Now that you understand viscosity, it will be easy to understand the difference between the grades or weights of oil. For the most part, there are two types: straight weight or multiweight (or multigrade).

Most street engines operate in a wide temperature range. Therefore, the oil must be able to adapt when it is extremely cold or brutally hot. For instance, the oil must flow sufficiently during cold-start conditions when the engine has been sitting overnight in freezing temperatures, yet it must not thin out too much once the engine reaches operating temperature.

Multigrade oils bridge this gap wonderfully because they have the ability to change viscosity with temperature. To understand, let's look at a typical multigrade oil, such as a 5W30.

So what do those numbers and letters mean? Simply stated, the "5" relates to the viscosity at ambient temperature (normally 100 F), the "W" stands for Winter, meaning the oil is suitable for winter use, and the 30 is the viscosity of the oil at the second test temperature (normally 212 F). In other words, when the engine is cold, the oil acts like a 5 weight and it flows easily. As the temperature gets to 212, the oil thickens and acts like a 30 weight.But there's a catch. For years we've been told that oil thins out when it gets hot. This theory tells us that the opposite is actually occurring. So which is right?

Here's the deal. Multigrade oils use polymers, which are added to a lightweight base stock. The polymers react and prevent the oil from thinning much once the oil temperature goes up, so the oil does not show a drop in viscosity. This is not the case with straight-weight oils.

It's important to remember that viscosity ratings are given at a certain temperature, and the oil changes viscosity as temperature changes. Therefore, you cannot directly compare straight-weight oil to a multigrade unless you know the exact operating temperature of the oil and its corresponding viscosity. Straight-weight oils become thinner as they are heated, so viscosity does indeed drop.

Oil Level

Some folks feel the safe bet is to overfill the oil pan. This, undoubtedly, is based on the "more is better" theory, but overfilling the oil pan is not a good idea. Raising the level in the pan beyond what the factory recommends will most likely cause the oil to surround the lower half of the crankshaft, causing excessive drag and windage as the crank rotates. Excess oil will also be splashed on the cylinder walls, increasing the chance that the oil will get past the rings where it will be burned in the combustion chambers. This alone can lead to detonation and smoking--it also kills power and economy. If you feel the need to run additional oil for added protection, install a larger-capacity pan or an Accusump system.

When it comes to road racing, go with the recommended level of oil in the pan. If you want more capacity, install a remote cooler along with the aforementioned oil accumulator/Accusump.

During extended severe or road-racing use, the engine and the oil will be taxed much harder than in drag racing or normal street driving. Having sufficient oil in the engine will do a number of things to improve performance. Know that the oil helps the engine dissipate heat, therefore sufficient oil supply will help keep engine temp down. Also, a low level increases the chance of starvation in cornering and braking. For this last reason, we highly recommend an aftermarket oil pan with proper baffling.

One trick used by drag racers (especially when the stock pan is used) is to reduce the oil level in the pan. Lowering the oil level keeps the oil off the crank, thereby reducing drag and releasing horsepower. Note: This is not recommended with modular engines because they require more oil at the top end of the engine to lube the camshafts. Lowering the oil level can starve the cams, leading to damage. In addition, the crank is mounted higher in the block when compared to Windsor engines, so there is less benefit from having less oil in the pan.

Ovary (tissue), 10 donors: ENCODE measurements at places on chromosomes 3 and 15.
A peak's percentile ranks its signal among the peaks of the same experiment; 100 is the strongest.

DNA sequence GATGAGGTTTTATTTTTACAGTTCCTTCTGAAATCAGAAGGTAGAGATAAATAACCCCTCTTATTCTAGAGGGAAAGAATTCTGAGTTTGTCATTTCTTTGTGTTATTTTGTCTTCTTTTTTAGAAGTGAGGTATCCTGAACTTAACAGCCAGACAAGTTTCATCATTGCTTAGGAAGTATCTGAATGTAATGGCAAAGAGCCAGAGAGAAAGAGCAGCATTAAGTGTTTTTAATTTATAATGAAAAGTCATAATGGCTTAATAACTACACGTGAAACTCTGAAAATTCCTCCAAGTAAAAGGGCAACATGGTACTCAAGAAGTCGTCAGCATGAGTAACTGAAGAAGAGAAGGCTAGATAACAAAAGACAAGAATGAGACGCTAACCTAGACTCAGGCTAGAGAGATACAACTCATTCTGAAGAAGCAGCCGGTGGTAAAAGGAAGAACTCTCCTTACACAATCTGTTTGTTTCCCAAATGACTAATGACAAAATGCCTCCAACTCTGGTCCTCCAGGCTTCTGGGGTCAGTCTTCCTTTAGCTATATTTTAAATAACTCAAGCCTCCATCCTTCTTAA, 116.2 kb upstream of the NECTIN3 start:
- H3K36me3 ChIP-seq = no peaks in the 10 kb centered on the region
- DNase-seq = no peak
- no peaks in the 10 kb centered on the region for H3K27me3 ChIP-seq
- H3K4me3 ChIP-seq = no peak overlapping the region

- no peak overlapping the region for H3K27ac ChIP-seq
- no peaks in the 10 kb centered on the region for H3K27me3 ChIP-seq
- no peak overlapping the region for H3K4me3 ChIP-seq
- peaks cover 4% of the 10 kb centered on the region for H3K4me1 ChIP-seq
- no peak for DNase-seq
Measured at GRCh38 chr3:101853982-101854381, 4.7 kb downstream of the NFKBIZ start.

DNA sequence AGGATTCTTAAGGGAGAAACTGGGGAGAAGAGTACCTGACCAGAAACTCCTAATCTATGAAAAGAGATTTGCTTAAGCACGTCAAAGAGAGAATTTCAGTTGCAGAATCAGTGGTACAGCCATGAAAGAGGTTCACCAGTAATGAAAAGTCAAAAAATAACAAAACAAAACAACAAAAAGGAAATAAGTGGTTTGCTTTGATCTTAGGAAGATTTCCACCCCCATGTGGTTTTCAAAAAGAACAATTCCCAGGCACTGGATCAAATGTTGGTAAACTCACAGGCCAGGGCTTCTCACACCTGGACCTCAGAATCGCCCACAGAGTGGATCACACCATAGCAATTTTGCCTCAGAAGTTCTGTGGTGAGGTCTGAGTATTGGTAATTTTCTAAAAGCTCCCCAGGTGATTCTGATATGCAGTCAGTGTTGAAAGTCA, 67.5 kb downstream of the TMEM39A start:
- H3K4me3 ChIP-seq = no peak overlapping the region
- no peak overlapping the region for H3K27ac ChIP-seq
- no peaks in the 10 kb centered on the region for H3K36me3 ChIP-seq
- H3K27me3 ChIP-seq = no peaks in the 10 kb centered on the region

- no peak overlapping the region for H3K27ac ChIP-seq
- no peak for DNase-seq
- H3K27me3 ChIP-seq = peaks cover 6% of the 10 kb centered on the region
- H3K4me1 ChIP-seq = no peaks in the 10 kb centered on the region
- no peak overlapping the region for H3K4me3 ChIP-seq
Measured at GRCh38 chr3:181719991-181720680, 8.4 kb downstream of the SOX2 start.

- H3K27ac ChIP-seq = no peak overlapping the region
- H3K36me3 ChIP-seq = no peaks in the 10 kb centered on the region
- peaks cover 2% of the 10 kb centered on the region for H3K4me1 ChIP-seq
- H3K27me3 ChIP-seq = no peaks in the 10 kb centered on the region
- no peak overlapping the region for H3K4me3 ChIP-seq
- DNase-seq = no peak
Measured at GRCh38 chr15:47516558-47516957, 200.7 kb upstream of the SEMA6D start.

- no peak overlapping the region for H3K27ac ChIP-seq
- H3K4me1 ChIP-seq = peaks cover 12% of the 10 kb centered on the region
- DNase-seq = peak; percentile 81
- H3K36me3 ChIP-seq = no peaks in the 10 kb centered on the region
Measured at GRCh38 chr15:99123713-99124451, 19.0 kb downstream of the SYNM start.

Filtration And Oil Change
Ever notice that while you pour in that clean, golden oil it never comes out that way? More often than not, it comes out black, and even its smell changes. Sometimes it will reek of fuel, other times it just smells nasty. Well, believe it or not, this is good. By the oil changing color, you know that it is doing its job of ridding the engine of contaminants, which can be anything from small particles of dirt to metal fragments picked up internally. The oil carries these particles until it is captured by the oil filter or drained from the engine.

Despite the best efforts in filtration, some of these particles will make their way into critical components. This leads to increased wear of the bearings and the cylinder walls. For this reason, you must pay close attention to your oil. Often, it tells a story. You can further inspect the oil by cutting open the filter and/or having a lab analyze the oil.

The oil will contain contaminants from combustion, which leaks past the rings. They can break down the oil and shorten its life, too. This is common in racing engines, due to richer mixtures.

For these reasons, we strongly suggest following the manufacturer's recommendations for changing the oil, or changing it more often if you are a hard driver. In racing, you should use your own discretion or that of your engine builder. Some racers hold out, but a few quarts of oil and a filter is cheap insurance. For that reason, I swap out the oil in my own race car every other weekend. That's usually about every 12-15 runs.

Lastly, there are a variety of oil filter types available. Most will be the spin-on type, although some use a reusable filter and can be disassembled, which allows you to inspect the filter. Routine inspections can reveal metal in the oil, and this helps to catch a problem before it ruins your engine.